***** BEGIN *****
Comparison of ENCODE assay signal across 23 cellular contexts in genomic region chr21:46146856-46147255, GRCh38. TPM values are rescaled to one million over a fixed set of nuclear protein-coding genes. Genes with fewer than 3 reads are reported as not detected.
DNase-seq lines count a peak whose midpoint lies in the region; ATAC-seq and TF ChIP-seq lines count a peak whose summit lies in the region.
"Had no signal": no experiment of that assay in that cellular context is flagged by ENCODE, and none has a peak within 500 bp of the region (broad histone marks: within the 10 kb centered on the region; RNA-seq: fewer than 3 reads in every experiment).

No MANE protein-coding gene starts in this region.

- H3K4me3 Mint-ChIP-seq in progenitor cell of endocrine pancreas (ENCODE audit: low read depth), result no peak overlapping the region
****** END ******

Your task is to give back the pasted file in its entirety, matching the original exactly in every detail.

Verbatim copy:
Comparison of ENCODE assay signal across 23 cellular contexts in genomic region chr21:46146856-46147255, GRCh38. TPM values are rescaled to one million over a fixed set of nuclear protein-coding genes. Genes with fewer than 3 reads are reported as not detected.
DNase-seq lines count a peak whose midpoint lies in the region; ATAC-seq and TF ChIP-seq lines count a peak whose summit lies in the region.
"Had no signal": no experiment of that assay in that cellular context is flagged by ENCODE, and none has a peak within 500 bp of the region (broad histone marks: within the 10 kb centered on the region; RNA-seq: fewer than 3 reads in every experiment).

No MANE protein-coding gene starts in this region.

- H3K4me3 Mint-ChIP-seq in progenitor cell of endocrine pancreas (ENCODE audit: low read depth), result no peak overlapping the region